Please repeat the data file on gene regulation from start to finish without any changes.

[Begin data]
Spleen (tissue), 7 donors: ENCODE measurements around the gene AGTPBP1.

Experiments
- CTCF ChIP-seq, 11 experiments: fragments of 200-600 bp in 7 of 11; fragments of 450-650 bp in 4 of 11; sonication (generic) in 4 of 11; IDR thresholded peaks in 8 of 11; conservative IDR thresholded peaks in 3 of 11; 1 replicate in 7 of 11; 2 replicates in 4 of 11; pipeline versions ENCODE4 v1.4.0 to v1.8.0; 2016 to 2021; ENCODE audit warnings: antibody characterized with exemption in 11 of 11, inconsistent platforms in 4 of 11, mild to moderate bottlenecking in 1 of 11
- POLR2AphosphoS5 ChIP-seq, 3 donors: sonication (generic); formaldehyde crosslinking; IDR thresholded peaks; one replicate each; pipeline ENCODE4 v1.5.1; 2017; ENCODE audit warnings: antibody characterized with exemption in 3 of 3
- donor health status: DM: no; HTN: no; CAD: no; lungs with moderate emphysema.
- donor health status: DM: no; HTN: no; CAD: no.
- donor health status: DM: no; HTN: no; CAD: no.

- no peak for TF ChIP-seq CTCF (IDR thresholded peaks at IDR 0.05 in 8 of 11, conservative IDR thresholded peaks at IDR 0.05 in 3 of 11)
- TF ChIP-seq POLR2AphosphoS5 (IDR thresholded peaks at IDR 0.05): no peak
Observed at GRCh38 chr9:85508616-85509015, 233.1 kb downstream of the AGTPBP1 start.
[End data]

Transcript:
Spleen (tissue), 7 donors: ENCODE measurements around the gene AGTPBP1.

Experiments
- CTCF ChIP-seq, 11 experiments: fragments of 200-600 bp in 7 of 11; fragments of 450-650 bp in 4 of 11; sonication (generic) in 4 of 11; IDR thresholded peaks in 8 of 11; conservative IDR thresholded peaks in 3 of 11; 1 replicate in 7 of 11; 2 replicates in 4 of 11; pipeline versions ENCODE4 v1.4.0 to v1.8.0; 2016 to 2021; ENCODE audit warnings: antibody characterized with exemption in 11 of 11, inconsistent platforms in 4 of 11, mild to moderate bottlenecking in 1 of 11
- POLR2AphosphoS5 ChIP-seq, 3 donors: sonication (generic); formaldehyde crosslinking; IDR thresholded peaks; one replicate each; pipeline ENCODE4 v1.5.1; 2017; ENCODE audit warnings: antibody characterized with exemption in 3 of 3
- donor health status: DM: no; HTN: no; CAD: no; lungs with moderate emphysema.
- donor health status: DM: no; HTN: no; CAD: no.
- donor health status: DM: no; HTN: no; CAD: no.

- no peak for TF ChIP-seq CTCF (IDR thresholded peaks at IDR 0.05 in 8 of 11, conservative IDR thresholded peaks at IDR 0.05 in 3 of 11)
- TF ChIP-seq POLR2AphosphoS5 (IDR thresholded peaks at IDR 0.05): no peak
Observed at GRCh38 chr9:85508616-85509015, 233.1 kb downstream of the AGTPBP1 start.